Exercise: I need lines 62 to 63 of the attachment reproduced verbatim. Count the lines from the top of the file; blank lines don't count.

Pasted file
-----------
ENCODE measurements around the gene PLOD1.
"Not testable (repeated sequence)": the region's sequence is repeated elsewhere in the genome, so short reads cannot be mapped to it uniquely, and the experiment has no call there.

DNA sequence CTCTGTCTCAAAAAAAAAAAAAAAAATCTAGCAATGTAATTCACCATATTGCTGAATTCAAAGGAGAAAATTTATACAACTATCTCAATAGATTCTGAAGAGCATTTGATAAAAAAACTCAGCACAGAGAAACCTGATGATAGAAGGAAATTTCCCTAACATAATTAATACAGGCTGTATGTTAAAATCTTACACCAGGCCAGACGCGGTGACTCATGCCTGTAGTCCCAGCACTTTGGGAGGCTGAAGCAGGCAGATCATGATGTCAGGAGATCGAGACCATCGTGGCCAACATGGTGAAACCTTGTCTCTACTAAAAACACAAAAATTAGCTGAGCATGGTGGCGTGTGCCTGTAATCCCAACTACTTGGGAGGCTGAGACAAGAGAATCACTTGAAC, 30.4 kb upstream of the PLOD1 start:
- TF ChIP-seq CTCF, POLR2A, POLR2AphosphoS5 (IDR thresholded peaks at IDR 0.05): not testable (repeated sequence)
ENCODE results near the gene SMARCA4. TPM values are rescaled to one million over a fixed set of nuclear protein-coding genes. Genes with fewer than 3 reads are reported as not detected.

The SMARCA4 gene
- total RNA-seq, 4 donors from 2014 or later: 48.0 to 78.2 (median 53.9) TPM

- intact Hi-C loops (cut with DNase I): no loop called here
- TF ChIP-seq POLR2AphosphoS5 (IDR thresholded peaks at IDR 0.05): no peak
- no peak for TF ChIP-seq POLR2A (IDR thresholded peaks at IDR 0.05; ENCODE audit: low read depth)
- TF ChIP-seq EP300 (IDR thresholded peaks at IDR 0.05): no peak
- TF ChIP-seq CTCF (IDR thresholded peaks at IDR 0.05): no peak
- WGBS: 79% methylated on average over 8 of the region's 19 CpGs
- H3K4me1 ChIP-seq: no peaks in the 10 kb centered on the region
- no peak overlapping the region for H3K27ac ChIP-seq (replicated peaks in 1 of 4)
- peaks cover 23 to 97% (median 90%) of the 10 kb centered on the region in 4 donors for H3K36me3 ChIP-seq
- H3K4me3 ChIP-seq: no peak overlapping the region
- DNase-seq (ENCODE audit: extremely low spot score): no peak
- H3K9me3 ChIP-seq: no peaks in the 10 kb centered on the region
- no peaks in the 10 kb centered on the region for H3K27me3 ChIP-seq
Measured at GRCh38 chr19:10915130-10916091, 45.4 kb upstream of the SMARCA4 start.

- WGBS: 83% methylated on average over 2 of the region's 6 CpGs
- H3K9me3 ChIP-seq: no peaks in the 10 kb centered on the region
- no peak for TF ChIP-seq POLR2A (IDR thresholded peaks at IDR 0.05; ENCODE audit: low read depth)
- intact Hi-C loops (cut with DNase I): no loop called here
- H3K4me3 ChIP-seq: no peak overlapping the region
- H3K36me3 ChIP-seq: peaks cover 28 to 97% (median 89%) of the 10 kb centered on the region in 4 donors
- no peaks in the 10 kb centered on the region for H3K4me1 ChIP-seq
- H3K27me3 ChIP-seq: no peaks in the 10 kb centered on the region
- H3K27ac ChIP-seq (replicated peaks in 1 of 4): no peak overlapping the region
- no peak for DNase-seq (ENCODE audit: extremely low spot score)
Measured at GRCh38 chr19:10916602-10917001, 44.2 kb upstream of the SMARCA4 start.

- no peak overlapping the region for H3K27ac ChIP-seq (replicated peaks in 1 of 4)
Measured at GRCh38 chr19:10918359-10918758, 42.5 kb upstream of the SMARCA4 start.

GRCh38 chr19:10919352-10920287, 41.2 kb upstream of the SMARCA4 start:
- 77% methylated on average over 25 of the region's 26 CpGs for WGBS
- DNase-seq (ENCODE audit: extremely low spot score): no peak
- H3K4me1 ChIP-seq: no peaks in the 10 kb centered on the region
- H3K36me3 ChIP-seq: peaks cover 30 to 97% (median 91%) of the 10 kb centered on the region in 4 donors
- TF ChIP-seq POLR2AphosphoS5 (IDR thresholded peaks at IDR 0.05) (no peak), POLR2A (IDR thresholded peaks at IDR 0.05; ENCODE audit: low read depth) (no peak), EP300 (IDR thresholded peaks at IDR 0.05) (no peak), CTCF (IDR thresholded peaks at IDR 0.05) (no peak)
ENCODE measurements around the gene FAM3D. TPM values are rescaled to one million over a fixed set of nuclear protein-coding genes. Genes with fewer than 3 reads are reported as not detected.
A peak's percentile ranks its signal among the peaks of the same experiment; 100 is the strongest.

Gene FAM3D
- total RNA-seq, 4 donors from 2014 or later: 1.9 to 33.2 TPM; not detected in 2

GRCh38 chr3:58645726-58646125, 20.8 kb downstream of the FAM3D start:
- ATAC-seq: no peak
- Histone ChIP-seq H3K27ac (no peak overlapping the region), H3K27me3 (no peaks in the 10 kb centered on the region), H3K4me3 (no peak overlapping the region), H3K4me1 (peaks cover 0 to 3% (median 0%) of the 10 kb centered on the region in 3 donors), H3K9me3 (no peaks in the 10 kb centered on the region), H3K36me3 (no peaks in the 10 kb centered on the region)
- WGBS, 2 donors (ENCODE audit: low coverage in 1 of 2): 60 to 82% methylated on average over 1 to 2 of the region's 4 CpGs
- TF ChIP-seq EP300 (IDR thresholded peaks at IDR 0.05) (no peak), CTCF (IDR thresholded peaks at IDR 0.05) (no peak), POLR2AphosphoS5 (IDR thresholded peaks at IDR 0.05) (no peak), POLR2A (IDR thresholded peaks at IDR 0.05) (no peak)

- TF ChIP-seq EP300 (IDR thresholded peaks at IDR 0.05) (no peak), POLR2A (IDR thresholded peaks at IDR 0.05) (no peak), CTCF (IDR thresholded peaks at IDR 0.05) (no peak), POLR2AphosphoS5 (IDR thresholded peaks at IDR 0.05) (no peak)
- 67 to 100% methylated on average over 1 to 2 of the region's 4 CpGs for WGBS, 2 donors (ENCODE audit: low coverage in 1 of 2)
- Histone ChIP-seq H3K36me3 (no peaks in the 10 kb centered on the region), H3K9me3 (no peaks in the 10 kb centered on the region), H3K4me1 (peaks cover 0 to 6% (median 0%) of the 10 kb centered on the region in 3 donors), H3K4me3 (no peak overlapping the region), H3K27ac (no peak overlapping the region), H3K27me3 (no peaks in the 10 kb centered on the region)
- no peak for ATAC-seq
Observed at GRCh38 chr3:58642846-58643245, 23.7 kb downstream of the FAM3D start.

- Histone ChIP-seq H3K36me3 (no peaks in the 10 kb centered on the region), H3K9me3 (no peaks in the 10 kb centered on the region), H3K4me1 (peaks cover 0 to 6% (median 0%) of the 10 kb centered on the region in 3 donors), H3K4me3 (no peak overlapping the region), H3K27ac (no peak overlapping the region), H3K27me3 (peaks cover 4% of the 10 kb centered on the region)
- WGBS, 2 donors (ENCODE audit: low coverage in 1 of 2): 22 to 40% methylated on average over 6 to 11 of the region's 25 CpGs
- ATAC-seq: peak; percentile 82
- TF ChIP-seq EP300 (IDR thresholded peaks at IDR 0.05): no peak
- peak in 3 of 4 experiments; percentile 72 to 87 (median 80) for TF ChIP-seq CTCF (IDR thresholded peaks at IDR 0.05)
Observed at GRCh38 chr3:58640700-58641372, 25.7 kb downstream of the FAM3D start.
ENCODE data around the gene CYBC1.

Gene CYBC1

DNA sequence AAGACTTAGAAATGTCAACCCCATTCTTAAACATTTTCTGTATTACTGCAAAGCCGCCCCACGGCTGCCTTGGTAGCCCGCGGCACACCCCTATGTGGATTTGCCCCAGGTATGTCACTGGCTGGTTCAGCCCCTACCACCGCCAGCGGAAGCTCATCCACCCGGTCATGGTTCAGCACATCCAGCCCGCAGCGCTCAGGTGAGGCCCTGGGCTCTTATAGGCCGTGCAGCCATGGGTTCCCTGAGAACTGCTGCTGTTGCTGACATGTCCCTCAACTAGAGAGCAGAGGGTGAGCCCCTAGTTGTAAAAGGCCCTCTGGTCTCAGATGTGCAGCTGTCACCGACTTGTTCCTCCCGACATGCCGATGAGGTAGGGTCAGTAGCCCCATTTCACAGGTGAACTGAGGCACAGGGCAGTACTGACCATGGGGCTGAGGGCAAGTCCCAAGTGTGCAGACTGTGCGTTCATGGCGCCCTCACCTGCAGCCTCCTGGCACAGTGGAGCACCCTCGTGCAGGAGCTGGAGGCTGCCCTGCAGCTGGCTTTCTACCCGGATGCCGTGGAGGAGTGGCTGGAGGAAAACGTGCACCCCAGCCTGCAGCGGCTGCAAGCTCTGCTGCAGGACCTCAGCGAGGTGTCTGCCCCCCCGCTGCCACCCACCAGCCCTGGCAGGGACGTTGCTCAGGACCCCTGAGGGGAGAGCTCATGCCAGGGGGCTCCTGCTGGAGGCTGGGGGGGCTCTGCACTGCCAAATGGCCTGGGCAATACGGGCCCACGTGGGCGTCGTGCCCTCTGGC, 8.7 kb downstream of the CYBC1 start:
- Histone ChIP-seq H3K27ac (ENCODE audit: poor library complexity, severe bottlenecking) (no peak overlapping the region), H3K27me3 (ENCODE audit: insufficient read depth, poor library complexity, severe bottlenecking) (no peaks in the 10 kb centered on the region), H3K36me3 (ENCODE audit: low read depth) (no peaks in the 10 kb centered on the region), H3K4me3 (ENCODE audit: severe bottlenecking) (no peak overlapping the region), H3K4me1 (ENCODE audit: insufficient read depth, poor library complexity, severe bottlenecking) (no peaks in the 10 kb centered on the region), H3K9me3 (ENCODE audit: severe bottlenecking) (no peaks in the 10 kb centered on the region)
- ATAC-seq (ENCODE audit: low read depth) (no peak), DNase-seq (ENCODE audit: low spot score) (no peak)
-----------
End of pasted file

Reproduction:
Gene CYBC1

DNA sequence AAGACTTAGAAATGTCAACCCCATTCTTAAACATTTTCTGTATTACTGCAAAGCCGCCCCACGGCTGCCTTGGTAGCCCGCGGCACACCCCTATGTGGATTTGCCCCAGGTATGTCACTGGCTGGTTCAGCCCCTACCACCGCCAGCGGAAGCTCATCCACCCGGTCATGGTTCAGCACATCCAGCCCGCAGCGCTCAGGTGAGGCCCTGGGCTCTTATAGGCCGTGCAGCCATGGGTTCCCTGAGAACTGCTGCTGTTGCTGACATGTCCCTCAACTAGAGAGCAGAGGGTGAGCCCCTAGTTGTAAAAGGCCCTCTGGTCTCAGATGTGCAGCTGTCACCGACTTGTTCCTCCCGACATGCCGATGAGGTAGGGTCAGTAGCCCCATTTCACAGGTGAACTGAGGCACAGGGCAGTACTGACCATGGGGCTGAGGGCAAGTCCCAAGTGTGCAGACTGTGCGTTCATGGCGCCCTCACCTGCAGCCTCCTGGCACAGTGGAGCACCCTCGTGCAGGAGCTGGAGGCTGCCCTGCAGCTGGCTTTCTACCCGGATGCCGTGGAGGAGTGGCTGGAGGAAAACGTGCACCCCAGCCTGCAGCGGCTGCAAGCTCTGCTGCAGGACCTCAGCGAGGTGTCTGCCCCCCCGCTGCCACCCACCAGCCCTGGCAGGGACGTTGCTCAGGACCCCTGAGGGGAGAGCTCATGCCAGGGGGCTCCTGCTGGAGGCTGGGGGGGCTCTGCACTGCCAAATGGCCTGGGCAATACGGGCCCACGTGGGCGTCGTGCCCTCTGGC, 8.7 kb downstream of the CYBC1 start: